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The Shuler Theater

The Shuler Theater
131 N. 2nd Street

A History of the Shuler Theater

Officially opening April 27, 1915, the Shuler Theater was cause enough to send city commissioners fleeing over the state line to Trinidad, Colorado, for safety.

Such a cause for dispute? Yes -- theater was a "hot topic" in the old days. A railroad and 40 billion tons of coal made Raton one of the fastest growing settlements in New Mexico and would later put it on a major "theater circuit". As early as the 1880s, Raton boasted a theater that attracted regular road shows. By 1882, an opera house known as the Old Rink had been erected. Serving as both opera house and a community meeting place, the Old Rink was said to have "held social sway on Second Street." The Old Rink was soon overshadowed by Hugo Seaburg's Garden Coliseum. The largest theater in New Mexico at the time, this enormous wooden theater could seat 5,000 patrons, roughly the equivalent of the entire population of Raton at one time.

The coliseum burned down shortly after the turn of the century, but by that time Raton already had at least four other theaters and opera houses including the Lyric, the Grand, and the Princess. The Lyric featured a three piece orchestra to accompany its early silent movies, and the Grand continued to bring in concerts, stock companies, boxing, wrestling, and lectures, while the Princess catered to the film industry. Of these only the municipal auditorium, which eventually came to be known as The Shuler survives unto this day.

The Shuler Auditorium was the product of remarkable personal and community energy, and the person principally responsible was Dr. James Jackson Shuler, early Raton resident who twice served as mayor from 1899-1902 and 1910-1919. Dr. Shuler undertook a number of impressive projects, including the construction of a municipal auditorium. The initial plan was to build a modest city hall with $25,000 that had been voted on by the taxpayers fror that purpose, but the destruction of Seaburg's coliseum left Raton without a large theater. The plan was enlarged to include an auditorium. The city fathers decided to include a fire station, extra office space, a heating plant, and a jail.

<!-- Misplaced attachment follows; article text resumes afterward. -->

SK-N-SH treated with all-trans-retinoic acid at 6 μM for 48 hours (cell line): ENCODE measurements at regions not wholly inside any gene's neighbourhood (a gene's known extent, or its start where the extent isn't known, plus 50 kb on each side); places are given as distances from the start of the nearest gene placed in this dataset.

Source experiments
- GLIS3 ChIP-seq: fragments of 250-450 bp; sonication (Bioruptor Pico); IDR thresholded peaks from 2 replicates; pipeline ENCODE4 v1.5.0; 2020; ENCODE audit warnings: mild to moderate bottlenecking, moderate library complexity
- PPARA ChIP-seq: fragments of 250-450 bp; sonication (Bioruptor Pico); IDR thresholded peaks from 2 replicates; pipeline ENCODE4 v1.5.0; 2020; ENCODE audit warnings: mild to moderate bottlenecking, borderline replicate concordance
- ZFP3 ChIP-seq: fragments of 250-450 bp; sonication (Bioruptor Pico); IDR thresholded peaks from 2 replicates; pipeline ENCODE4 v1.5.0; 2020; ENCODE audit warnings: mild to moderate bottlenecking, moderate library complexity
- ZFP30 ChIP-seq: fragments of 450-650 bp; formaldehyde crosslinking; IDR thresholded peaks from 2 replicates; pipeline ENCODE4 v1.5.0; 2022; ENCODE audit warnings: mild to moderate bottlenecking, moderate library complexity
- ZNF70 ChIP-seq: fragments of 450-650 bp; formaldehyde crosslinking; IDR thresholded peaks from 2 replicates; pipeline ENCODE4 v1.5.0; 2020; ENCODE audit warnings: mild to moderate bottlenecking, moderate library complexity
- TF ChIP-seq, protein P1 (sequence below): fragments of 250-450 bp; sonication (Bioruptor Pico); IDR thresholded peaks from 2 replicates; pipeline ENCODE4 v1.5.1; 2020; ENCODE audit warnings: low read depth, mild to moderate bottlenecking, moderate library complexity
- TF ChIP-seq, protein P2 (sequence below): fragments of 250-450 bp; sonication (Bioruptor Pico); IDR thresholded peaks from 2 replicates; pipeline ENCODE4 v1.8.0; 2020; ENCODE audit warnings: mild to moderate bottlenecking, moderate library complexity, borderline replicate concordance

Architect William Rapp, of Trinidad, Colorado, was commissioned to design the new buildings. The interior was to conform to the classic opera house formula, including opera boxes. The interior decorations by desiner F. Mayer were a rough approximation of the 18th century ornate rococo style so much in vogue in Europe during the 1800s. Early support for the construction wavered and at one point the entire city council had to flee to Trinidad to escape arrest. Despite political hardships, the cornerstone was finally laid on August 20, 1914, and was completed by 1915 at a final cost of $55,000.

When Dr. Shuler died in 1919, the city council passed the resolution:
Whereas the erection and completion of the municipal auditorium, which has been a source of such delight to the inhabitants of this city, is a monument to the forethought, idealsim, zeal, and energy of the late mayor, J.J. Shuler, under whose leadership the purpose of the people was accomplished; Now, therefore, in recognition of such services, be it resolved that the said municipal auditorium be hereafter known and designated on the records of the city as the Shuler Auditorium.
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